Friday, September 28, 2012

In Michael Worswick’s automotive research lab, metal and other materials are put to the test, to measure how much stress, tension, pressure and strain they can take.

A professor and Canada Research Chair in the University of Waterloo’s Department of Mechanical and Mechatronics Engineering, Worswick leads a research team that punishes metal and other materials en route to a lighter, safer automobile.

“We deal with the issues that arise when light-weight materials are introduced into car bodies and structures,” says Worswick, who heads the Forming and Impact Mechanics ResearchTeam.

Michael WorswickThe team welcomes two new and hefty members in October  — a 1,400-kilogram payload crash sled and a 75,000-kilo, two-storey forming press. Last March, Automotive Partnership Canada and the Ontario Research Fund awarded $4.1 million to help pay for the equipment and support the research of 18 researchers for three years. An additional $2.6 million from the Canada Foundation for Innovation and Ontario Research Fund will fund the press and lab expansion.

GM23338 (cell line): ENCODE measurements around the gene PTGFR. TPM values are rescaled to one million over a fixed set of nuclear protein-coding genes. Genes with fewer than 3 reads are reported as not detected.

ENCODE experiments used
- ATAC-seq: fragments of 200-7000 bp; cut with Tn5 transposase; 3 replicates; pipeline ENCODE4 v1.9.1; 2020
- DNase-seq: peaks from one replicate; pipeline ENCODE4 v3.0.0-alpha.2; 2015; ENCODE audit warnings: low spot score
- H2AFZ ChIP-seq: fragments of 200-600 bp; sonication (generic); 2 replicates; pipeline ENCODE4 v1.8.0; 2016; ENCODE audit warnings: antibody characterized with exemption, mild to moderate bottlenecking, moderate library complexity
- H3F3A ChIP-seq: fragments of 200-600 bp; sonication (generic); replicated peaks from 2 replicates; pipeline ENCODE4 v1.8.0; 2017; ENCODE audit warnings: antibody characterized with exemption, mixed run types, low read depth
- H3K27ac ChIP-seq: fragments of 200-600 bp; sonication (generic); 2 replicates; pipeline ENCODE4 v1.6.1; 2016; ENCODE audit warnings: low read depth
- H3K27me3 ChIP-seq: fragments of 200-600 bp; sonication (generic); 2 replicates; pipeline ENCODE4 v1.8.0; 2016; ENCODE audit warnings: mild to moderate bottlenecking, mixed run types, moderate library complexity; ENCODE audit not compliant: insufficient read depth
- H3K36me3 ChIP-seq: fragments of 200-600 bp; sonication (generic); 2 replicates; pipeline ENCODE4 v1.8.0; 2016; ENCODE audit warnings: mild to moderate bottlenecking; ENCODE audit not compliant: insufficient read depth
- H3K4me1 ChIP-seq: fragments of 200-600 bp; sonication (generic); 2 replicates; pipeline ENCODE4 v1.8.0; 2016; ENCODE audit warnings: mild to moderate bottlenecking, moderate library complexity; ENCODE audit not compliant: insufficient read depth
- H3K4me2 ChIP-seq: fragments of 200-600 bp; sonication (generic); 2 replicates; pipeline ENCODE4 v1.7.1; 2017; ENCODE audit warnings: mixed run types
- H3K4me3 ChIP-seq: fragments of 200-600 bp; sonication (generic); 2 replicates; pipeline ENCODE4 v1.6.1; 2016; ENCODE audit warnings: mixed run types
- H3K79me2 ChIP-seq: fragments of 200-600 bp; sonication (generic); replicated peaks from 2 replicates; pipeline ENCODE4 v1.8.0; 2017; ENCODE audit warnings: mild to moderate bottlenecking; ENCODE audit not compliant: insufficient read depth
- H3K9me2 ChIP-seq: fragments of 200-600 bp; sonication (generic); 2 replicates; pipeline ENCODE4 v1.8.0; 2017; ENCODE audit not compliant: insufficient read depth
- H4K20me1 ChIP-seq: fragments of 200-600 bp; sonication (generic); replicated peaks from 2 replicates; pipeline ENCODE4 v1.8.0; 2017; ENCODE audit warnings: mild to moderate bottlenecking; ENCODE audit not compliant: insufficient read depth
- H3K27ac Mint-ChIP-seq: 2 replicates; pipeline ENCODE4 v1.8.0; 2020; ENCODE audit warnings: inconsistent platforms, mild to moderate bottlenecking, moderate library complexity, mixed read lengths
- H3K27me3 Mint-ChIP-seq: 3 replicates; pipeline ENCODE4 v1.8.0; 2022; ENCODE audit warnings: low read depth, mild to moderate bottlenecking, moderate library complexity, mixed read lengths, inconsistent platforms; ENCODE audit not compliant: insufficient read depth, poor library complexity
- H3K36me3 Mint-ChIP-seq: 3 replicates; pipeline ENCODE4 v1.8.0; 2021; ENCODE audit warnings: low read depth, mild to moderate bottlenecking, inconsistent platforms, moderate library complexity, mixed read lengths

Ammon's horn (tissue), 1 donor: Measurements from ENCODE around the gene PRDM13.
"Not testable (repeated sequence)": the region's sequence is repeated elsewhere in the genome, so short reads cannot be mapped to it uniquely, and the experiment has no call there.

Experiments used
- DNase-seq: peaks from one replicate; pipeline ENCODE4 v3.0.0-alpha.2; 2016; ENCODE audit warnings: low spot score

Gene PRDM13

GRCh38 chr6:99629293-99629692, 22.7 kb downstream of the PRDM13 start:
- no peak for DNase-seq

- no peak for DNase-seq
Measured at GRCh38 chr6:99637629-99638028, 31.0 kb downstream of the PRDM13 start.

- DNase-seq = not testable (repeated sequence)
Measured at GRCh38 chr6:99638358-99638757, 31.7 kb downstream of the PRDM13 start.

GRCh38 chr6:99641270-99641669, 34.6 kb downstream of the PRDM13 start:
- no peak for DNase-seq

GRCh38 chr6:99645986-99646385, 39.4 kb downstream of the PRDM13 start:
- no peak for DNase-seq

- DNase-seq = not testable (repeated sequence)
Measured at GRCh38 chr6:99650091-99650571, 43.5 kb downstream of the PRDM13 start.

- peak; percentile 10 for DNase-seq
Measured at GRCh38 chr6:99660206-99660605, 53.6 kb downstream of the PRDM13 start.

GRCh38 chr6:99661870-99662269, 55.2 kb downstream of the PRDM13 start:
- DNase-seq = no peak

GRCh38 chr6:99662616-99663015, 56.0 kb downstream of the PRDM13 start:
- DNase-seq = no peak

A sled, but no sleigh bells

Mounted on a rail, the sled will plow into full-sized components made by the press — the side framing of a car, for example — and provide the team with information about the crash-worthiness of materials.

Crash-worthy, when it comes to keeping people safe, refers to the ability of a component to absorb crash energy and dissipate it away from the occupants.  A Transport Canada study based on 2004 statistics estimated the social cost of a fatality in a traffic crash in Ontario was $13.6 million.

High-strength steel, magnesium and aluminum make up the team’s primary materials. With auto-industry partners, researchers collaborating across a wide spectrum of disciplines experiment with new methods of forming metals into lightweight components while minimizing the loss in strength.

Samples are pounded or stretched, cooled or heated, sometimes under the eye of cameras shooting at 100,000 frames per second.

Government policy, meanwhile, urges the research along. U.S automakers must meet a 35.5 mpg (15.1 kms/litre) fuel efficiency standard by 2016; 54.5 mpg (23 kms/litre) by 2025.  Canadian standards are expected to match.

But it’s not all about saving gas. Research by the impact mechanics team is just as important to advances in electric and hybrid vehicles.

Whether it’s fuel cells or batteries, weight reduction is a key enabler,’’ Worswick says.

This article was originally featured on Waterloo Stories.

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